Burning Sensationalism

By Jonah Spangenthal-Lee November 27, 2009

In this week’s Stranger, my former colleagues ask “Why Did It Take Police So Long to Catch the Alleged Greenwood Arsonist?” Their post-mortem of the investigation, found here, implies that were it not for, the Stranger says, an “arguably slow investigation,” police could have locked up Kevin Todd Swalwell—the man accused of setting fire to nearly a dozen North Seattle homes and businesses—months ago.

I gotta say, when I was still at the paper, if the Seattle Times had run an op-ed like that, say, about how police should’ve gone out and rounded up convicted pot dealers before Hempfest, Dan Savage would’ve sicced me on that story in a heartbeat for a monster hit piece.

So, it’s hard to resist criticizing this week’s faulty Stranger editorial in which they argue that the police should have ignored Swalwell’s legal rights in order to wrap up a complicated arson investigation a bit quicker:


  [C]ourt documents show that police had clues as early as this summer that Swalwell—a neighborhood fixture with a criminal record as a repeat arsonist—was the culprit. […] 

Records filed in King County Superior Court say that Swalwell, 46, was a suspect in the investigation and had been identified "at the scene of at least four of the fires." Swalwell's criminal record also shows he was convicted of five counts of arson in 1995, one count of arson in 1983, and other crimes, including theft.

The Stranger’s case against SPD seems to hinge upon two facts in the investigation: that Swalwell, who has a history of arson, was well known in the Greenwood area; and that police found a handprint left on a bottle of lighter fluid left at the scene of a fire.

Sorry, but that’s not enough for police to make an arrest that would’ve held up in court.

“Probable cause did not exist,” says Seattle Police Department spokesman Sean Whitcomb. “But [Swalwell] was a person of interest. We were looking at him and watching him.” 

While prosecutors wouldn’t speak specifically to Swalwell’s case, they echoed the department’s sentiments about the need for solid evidence before locking someone up.

“You don’t want to arrest prematurely,” says King County Deputy Prosecutor Ian Goodhew “You want to establish enough evidence to take [a suspect] to trial and convict him. Investigators can certainly look at prior convictions to guide their investigations, but prior convictions are not a basis on which you can charge a person.” 

What’s perhaps most troubling about the Stranger’s argument is their apparent newfound apathy for due process.

So what’s due process? Without getting lost in legalese, it basically means that prosecutors and police must be able to show you actually committed a crime before they bust you, and that they have credible evidence to support their case.

This is why police can’t just pat you down on the street because you’ve got long hair, are wearing a Bob Marley t-shirt, and were busted for smoking pot in college.

Had this been a previously convicted pot or cocaine dealer at the center of a drug investigation—who was arrested and charged simply on the basis of police finding his handprint on a film canister in a nearby alleyway—the Stranger would be criticizing the SPD for ignoring civil liberties.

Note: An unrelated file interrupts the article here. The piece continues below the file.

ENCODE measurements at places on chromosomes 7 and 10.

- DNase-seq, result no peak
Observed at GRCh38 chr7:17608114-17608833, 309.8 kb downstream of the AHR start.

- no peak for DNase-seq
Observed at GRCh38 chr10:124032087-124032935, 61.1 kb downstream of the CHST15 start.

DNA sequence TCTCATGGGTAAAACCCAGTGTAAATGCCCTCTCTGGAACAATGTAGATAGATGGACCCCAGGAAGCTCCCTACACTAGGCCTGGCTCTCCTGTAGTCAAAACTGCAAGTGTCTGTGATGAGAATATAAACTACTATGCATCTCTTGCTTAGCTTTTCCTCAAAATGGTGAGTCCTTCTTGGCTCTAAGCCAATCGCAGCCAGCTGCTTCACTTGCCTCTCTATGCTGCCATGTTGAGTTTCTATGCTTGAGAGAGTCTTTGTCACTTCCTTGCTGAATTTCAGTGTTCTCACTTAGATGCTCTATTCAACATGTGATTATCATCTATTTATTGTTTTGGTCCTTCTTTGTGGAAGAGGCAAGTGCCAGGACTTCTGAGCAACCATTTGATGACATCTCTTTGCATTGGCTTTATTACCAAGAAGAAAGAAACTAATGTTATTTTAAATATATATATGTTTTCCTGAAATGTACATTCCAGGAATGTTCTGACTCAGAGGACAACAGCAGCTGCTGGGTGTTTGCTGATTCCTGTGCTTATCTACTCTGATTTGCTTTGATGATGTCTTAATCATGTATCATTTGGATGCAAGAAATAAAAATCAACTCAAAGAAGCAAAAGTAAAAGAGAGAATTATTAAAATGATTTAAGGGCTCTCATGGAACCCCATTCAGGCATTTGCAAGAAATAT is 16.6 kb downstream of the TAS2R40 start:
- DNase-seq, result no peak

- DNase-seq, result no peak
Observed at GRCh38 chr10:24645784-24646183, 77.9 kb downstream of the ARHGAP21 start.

It’s a slippery slope when you start picking and choosing which types of suspects the police should ignore, and which deserve due process.

If they’d jumped the gun – as the Stranger implied they should have – investigators likely would have been unable to later make a solid case. As it stands, detectives convinced Swalwell to confess.

Prosecutors say Swalwell set his first fire on June 19th in the basement of a barbecue restaurant, six months before his Nov. 12th arrest following a massive blaze in Shoreline, 

His most devastating fire, prosecutors say, was set four months later on October 23rd, when he allegedly torched several businesses near 85th and Greenwood, causing $2 million in damage.

Then he disappeared.

At that point, police had found the bottle of lighter fluid, and placed Swalwell at the scene of another fire, but that wasn’t enough to prove he actually set the fires.

Two weeks later, prosecutors say, Swalwell returned to form, setting fire to an accounting firm in Greenwood, causing $5,000 in damage. Three days later, a photo business and restaurant in Greenwood burned, causing $20,500 in total damages.

The next day, police—who had already been keeping tabs on Swalwell—put him under heavy surveillance. Without catching Swalwell in the act, police wouldn’t have much else to go on, as any other solid leads would’ve been incinerated in the fires.

Surveillance footage putting Swalwell at the Olive You fire scene wasn’t obtained at that point.

Multiple undercover cars tailed Swalwell through Greenwood on November 9th. In the early morning hours, police sat and watched as Swalwell paced around a grocery store in the neighborhood, chatted with another homeless man, and smoked a cigarette at a nearby bus stop.

Police were so focused on Swalwell that night, that KIRO sent a news van out to the scene—presumably after hearing officers tailing Swalwell on their scanner—and parked across the street from undercover officers, apparently hoping to be the first on scene when police got their man.

Detectives were, to say the least, displeased. 

Swalwell was finally arrested on November 12th after Seattle arson investigators spotted him sitting at a nearby bus stop near the scene of the Shoreline blaze. It’s unclear if or when the heavy surveillance stopped.

He was taken in to custody and hours later, detectives convinced him to confess to setting several fires. That, combined with the information already collected, would be valuable evidence for due process.

Evidence that will likely end in another conviction.

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